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FBR Expects $1.6B in Mortgage Volume for 2013

Now that most of the nation's biggest mortgage players have put out their earnings numbers for the third quarter, investment bank ""FBR Capital Markets"":http://www.fbr.com/ says its mortgage banking forecasts--$1.6 billion for 2013 originations followed by $1.4 billion in 2014--are still well within reach.


Examining the reports, FBR says the third quarter was a case of ""more of the same, with anemic loan growth ... weak mortgage banking, and lack of top-line expansion as the more notable items.""

While the beginning of the quarter promised greater net interest income for lenders as interest rates trended up, a ""dysfunctional"" government and lack of action on the [COLUMN_BREAK]

Federal Reserve's part have caused interest rates to move off their recent highs. This, combined with lower overall volume, resulted in disappointing mortgage numbers from most firms.

At the same time, though, purchase volumes were higher, supporting FBR's thesis ""that a purchase market recovery is underway despite today's 'somewhat' higher rates.""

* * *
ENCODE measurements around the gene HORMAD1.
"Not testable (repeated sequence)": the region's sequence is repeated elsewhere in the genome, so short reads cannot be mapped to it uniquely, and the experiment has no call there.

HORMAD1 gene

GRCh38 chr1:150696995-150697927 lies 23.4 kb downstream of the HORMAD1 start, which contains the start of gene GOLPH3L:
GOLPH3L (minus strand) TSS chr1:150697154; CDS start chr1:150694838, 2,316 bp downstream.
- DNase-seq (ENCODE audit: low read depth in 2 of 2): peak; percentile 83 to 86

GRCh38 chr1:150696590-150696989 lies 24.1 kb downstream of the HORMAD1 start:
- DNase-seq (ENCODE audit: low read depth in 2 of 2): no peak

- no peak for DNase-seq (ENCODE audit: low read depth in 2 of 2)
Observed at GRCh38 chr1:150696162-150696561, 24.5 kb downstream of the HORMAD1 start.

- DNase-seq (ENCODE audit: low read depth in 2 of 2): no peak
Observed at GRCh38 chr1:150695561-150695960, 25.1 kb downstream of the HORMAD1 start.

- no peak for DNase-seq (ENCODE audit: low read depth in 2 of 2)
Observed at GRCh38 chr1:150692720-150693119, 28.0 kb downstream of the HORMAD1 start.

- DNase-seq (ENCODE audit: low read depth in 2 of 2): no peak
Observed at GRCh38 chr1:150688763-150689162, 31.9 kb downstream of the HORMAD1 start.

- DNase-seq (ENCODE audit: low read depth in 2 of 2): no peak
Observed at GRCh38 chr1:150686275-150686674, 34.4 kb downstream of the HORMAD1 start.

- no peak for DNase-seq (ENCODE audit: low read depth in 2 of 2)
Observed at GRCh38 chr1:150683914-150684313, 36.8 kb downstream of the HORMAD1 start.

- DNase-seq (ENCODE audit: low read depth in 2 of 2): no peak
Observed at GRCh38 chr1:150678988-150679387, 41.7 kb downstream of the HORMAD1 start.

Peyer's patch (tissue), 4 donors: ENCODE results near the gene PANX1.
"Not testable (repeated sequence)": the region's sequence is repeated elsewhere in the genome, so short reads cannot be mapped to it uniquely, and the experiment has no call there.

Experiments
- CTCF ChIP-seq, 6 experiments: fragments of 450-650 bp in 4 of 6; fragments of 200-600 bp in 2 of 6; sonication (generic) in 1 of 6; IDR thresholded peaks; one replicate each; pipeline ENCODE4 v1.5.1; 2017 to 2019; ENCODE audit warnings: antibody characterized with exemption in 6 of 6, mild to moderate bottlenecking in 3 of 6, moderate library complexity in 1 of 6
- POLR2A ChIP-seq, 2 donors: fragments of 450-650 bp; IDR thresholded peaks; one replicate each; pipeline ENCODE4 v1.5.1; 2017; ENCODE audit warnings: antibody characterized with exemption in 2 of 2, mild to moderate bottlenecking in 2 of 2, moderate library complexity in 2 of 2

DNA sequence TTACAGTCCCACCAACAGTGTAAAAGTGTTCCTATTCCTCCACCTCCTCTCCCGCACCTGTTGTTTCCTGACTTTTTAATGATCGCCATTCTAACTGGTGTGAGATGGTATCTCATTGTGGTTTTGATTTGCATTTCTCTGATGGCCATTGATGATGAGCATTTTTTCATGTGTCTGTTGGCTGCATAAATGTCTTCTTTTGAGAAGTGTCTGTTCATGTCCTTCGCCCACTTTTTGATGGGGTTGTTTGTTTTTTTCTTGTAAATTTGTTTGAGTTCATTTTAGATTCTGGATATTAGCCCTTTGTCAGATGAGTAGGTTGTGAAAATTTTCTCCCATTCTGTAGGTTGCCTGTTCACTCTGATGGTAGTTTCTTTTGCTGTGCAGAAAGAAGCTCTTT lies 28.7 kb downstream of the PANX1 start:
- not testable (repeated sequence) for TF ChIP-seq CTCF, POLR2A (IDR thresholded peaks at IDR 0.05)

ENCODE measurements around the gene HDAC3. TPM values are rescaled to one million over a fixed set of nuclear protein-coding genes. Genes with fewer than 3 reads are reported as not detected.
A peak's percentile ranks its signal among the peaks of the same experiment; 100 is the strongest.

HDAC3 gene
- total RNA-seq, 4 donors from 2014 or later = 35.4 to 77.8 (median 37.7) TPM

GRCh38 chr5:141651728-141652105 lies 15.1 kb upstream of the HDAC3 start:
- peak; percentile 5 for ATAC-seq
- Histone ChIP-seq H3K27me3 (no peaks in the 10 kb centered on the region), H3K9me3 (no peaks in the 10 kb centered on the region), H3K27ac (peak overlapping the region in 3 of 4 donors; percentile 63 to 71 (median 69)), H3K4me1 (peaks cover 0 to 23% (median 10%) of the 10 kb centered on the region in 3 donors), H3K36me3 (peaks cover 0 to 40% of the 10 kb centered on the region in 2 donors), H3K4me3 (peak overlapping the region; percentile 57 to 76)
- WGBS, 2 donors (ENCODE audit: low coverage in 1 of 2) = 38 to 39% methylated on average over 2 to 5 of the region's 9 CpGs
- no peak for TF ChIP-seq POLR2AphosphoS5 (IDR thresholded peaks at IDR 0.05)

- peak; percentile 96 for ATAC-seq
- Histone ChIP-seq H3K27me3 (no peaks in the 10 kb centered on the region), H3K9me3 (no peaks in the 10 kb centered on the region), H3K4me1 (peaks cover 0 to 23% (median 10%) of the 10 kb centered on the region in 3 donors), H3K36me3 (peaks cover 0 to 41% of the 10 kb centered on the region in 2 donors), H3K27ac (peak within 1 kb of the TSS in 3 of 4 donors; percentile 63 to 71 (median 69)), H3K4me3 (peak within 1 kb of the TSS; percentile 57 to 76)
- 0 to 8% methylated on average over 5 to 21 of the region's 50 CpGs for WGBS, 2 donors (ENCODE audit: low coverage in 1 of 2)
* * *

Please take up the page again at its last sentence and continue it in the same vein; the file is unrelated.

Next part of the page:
""Many banks reported higher purchase originations as both a percentage of overall activity and on an absolute basis,"" said analysts Paul Miller, Scott Valentin, and Bob Ramsey in the firm's analysis. ""Further, although higher rates hurt affordability, it is important to remember that today's rates remain low compared to historical levels.""

Given Q3's results, FBR estimates originations were about $400-420 billion in Q3, in line with its revised predictions earlier in the month and putting the year on track for about $1.6 trillion. If the purchase market keeps moving toward normalized levels, the bank expects slightly lower overall numbers next year as refinancing volumes settle.

However, with many mortgage banks working to cut expenses, FBR says ""MSR [mortgage servicing rights] write-ups and eventual expense reductions are likely offsets in order to keep a sustainable level of mortgage banking profitability that will buy originators time for purchase volumes to meaningfully catch up to the decline in refi activity.""


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